BATH — The fact that the Marine Corps usually gets what it wants bodes well for Bath Iron Works’ chances of winning a contract to build another DDG-51 destroyer, a leading defense industry analyst said Monday.

Naval industry analyst Jay Korman of The Avascent Group said Monday that a new amphibious transport is a priority for the Marine Corps.

“The Marine Corps is known for getting a lot of what they want,” he said. “I’d say there’s a better-than-even shot at [the Marine Corps] getting the ship.”

If they do, Maine’s congressional delegation and BIW officials believe it would trigger a 12-year-old agreement between BIW and a competitor that would spur the Navy to award BIW a contract for another Arleigh Burke-class destroyer in addition to the five slated for construction at the Maine shipyard.

Still, Korman said the price will be an obstacle. The amphibious transport vessel carries a price tag of about $1.8 billion, according to DefenseNews, while the DDG-51 costs about $1 billion.

“The Navy could find the money, but, especially if they have to find the money in addition to another DDG-51, we’re talking a lot of money,” he said.

A 2002 memorandum of understanding among the Navy, BIW and Northrop Grumman, then the lead yard for the San Antonio-class amphibious transport dock ship ( LPD-17), transferred four LPD-17s scheduled to be built at BIW to Northrop Grumman-owned Ingalls and Avondale shipyards in exchange for four DDG-51 destroyers contracted to Northrop Grumman.

The move was designed to save money and improve workload stability at the three yards, the Navy said at the time.

In 2011, Northrop Grumman spun off its shipbuilding business into Huntington Ingalls Industries Inc. Huntington Ingalls is slated to build 11 LPD-17s.

The memorandum of understanding states that a fourth DDG-51 class ship “or equivalent workload” would be awarded to BIW preceding any award of a 12th amphibious transport vessel.

In June 2013, the Navy awarded BIW contracts for four DDG-51s, while Huntington Ingalls landed contracts for five. In March, the Navy awarded a fifth ship to BIW.

According to a statement issued by BIW on Monday, the Navy could award BIW one of the DDG-51’s already slated to be built at Huntington Ingalls or as a new appropriation in the 2015 budget. That allocation must precede or be concurrent with the award of any contract for a new Marine Corps amphibious transport vessel to Huntington Ingalls.

The Marine Corps has expressed support for restarting the LPD-17 line, and in March, 20 former U.S. Marine Corps generals wrote to Congress supporting extending the LPD-17 class beyond the Navy’s plan of 11 ships, the U.S. Naval Institute reported.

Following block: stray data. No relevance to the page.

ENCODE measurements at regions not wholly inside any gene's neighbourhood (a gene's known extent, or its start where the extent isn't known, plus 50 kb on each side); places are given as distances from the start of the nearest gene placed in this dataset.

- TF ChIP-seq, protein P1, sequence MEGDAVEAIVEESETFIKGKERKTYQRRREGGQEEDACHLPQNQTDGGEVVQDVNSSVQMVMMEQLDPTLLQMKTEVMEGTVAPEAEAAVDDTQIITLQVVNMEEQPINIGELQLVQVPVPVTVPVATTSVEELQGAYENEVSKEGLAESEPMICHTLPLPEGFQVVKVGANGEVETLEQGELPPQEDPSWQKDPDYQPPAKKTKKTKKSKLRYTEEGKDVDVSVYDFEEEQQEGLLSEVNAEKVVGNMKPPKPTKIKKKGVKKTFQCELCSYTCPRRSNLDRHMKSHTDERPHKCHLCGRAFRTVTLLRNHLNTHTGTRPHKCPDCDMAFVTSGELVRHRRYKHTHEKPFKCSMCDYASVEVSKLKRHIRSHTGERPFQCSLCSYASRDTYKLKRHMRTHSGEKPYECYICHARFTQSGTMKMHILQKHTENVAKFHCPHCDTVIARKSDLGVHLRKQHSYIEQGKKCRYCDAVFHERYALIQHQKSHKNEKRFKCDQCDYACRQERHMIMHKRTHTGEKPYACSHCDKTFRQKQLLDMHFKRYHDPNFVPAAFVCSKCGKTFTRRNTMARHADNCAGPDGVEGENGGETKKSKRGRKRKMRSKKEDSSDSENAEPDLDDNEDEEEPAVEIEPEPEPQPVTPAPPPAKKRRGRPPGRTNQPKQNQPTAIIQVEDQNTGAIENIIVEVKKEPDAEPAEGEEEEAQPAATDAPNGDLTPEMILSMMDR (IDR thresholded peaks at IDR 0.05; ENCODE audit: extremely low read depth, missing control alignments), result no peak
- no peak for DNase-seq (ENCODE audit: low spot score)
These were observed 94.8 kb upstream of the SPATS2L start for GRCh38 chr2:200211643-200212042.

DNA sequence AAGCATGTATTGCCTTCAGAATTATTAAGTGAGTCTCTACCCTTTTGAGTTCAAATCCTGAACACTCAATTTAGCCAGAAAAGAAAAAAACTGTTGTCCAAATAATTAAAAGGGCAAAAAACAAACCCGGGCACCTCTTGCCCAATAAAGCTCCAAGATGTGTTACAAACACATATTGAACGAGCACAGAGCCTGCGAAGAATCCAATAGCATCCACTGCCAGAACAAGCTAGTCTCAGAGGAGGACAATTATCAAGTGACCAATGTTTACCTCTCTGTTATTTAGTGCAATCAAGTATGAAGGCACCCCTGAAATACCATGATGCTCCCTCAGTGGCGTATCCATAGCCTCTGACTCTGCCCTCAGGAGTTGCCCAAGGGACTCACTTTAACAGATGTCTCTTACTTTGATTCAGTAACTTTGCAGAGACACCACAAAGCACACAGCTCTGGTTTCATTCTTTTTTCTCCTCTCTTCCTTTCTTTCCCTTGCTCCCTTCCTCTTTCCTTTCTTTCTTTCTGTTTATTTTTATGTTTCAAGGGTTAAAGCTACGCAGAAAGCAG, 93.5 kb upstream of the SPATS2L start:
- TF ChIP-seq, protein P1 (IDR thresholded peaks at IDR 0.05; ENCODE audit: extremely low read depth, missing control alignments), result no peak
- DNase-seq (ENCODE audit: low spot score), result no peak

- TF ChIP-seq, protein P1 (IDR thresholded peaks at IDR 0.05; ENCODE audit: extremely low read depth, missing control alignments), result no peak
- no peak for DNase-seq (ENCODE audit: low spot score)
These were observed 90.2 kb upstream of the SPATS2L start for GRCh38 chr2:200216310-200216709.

In late May of this year, the House passed the fiscal year 2015 National Defense Authorization Act bill, including authorization for another LPD ship and two additional DDG-51s. The Senate also passed the bill out of committee, including up to $650 million for construction of the San Antonio-class amphibious ship.

Responding to a request from members of the Maine congressional delegation, the Department of Defense in May confirmed that the 2002 memorandum of understanding “remains in full force and effect, and requires the Navy to award a DDG-51 class ship, or equivalent workload, to BIW if the Navy awards the [Marine Corps’ amphibious transport vessel] to HII.”

“We believe the 2002 [agreement] is still in effect, the ‘four LPDs for four DDG-51s’ terms from the original agreement are still binding, and we are currently at ‘three for three,’” BIW spokesman Matt Wickenheiser said in an email Monday. “We are neither for nor against [awarding a contract for a new amphibious transport vessel], but we would expect to be awarded a DDG-51 prior to the award of [a new amphibious transport vessel], if it is appropriated — under the terms of the 2002 agreement.

Scott Ogden, spokesman for Sen. Angus King, said Monday that King would continue discussions with the Navy on the issue and continue to watch the situation closely.

“It is Sen. King’s belief — which has been confirmed by the Navy — that the 2002 [agreement], reaffirmed by the parties in 2009, is still in effect and that, per that understanding, the award of an additional LPD requires the Navy to award an additional DDG-51 destroyer to Bath Iron Works,” Ogden said in an email to the Bangor Daily News.

“The 2002 agreement is pretty clear that if the Navy signs a contract for another LPD with Ingalls, they need to order another DDG-51 from BIW. And if Congress is going to pass legislation that leads to another LPD being built, everyone should be clear that agreement will have to be honored,” said U.S. Rep. Chellie Pingree, D-Maine.

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